A bank in the Middle East released a scented credit card in January, targeting women with this financial product that doubles as a medium for self-expression. Al Hilal, the bank, says it’s the first scented credit card in the United Arab Emirates.
It may be new to the UAE, but scented credit cards were introduced a while ago. Japan Credit Bureau introduced a scented credit card (also aimed at women) in 2005, though it’s unclear if it was the first scented payment card. The JCB card reportedly emitted a citrus aroma, but the Laha card from Al Hilal is supposedly a perfume-like scent.
There’s a remarkable variety of credit cards out there, so if having a payment instrument that reflects your personality is important to you, there’s probably a product to match it. Many cards allow you to design your card using your own photos, which some issuers are now calling “selfie cards.” There’s even a card aimed at the environmentally conscious that is made of a more easily degradable plastic and comes with electronic-only statements.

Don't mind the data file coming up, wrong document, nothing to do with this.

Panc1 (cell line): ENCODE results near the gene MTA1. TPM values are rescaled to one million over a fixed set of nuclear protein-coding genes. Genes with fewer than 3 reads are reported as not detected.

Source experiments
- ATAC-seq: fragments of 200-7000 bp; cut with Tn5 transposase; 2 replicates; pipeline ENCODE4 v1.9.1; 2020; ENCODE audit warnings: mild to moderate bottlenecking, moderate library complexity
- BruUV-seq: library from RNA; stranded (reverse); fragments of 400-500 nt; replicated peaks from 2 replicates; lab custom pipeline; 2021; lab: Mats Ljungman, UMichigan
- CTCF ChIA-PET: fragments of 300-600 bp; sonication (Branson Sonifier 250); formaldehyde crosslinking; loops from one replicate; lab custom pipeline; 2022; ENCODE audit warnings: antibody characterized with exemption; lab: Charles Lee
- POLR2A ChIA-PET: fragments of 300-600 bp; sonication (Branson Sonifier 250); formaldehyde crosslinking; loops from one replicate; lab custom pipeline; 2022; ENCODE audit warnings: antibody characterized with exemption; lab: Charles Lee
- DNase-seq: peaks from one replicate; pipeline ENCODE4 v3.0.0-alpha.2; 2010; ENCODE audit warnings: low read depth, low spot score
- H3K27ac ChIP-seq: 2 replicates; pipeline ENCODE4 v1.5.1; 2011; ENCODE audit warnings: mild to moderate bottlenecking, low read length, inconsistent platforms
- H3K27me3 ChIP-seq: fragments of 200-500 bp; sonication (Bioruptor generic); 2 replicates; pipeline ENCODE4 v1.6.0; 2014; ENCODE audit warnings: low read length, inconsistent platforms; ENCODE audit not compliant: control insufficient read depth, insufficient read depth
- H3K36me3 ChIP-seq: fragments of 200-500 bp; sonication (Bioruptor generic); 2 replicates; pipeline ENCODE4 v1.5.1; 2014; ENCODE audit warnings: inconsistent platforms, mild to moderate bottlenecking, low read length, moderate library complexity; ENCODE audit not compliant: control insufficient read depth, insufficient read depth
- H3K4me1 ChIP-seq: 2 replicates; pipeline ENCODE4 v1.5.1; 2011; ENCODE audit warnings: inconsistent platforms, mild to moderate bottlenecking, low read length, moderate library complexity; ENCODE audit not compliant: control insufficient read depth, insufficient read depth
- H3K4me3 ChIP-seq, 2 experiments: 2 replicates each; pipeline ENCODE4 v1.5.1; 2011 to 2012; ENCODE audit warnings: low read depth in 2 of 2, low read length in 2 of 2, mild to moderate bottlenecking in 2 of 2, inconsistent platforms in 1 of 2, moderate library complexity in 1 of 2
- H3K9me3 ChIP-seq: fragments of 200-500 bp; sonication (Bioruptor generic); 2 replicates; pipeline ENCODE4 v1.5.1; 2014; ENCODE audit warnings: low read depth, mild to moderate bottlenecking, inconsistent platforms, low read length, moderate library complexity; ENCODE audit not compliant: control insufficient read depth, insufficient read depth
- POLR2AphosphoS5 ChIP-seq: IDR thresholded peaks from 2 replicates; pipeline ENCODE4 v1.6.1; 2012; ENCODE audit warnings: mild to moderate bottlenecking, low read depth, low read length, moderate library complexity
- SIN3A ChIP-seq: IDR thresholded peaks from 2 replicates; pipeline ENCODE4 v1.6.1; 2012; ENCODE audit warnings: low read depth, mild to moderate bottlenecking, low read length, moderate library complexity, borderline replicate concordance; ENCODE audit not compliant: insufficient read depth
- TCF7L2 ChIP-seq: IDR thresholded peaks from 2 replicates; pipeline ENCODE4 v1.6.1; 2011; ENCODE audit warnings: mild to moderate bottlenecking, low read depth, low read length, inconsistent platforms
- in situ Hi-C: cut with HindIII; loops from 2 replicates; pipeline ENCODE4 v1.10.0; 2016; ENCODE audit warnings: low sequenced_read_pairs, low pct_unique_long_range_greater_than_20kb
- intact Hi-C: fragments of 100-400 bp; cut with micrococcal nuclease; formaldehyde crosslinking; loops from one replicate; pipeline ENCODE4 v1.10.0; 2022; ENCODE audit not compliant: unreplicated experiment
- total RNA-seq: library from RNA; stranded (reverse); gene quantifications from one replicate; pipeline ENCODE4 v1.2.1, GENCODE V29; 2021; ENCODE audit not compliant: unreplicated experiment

For the brand-loyal consumer, there are hundreds of options. There’s a Hello Kitty card, a Precious Moments card, NFL fan cards, a Saturday Night Live card — many of these cards come with very specific brand-oriented rewards, but hey, if that’s what you want, it exists.
Qualifying for a card with such personality might be the tricky part, because you need to meet the issuer’s underwriting standards. With good credit, you have many card options available to you — the better your credit, the more you have access to, which is one of many reasons to review your credit reports and scores (you can see two free credit scores at Credit.com, and they are updated every 30 days) regularly.
From a technology standpoint — we’re talking about more than scented plastic here — there are a lot of cool things you can explore in the payments industry, like ApplePay, smart credit cards, chip-and-PIN and tap-to-pay cards. No matter what kind of payment you use, know that everyone is vulnerable to fraud, so make sure you check your statements regularly and stay on top of your credit, too.
This article originally appeared on Credit.com and was written by Christine DiGangi.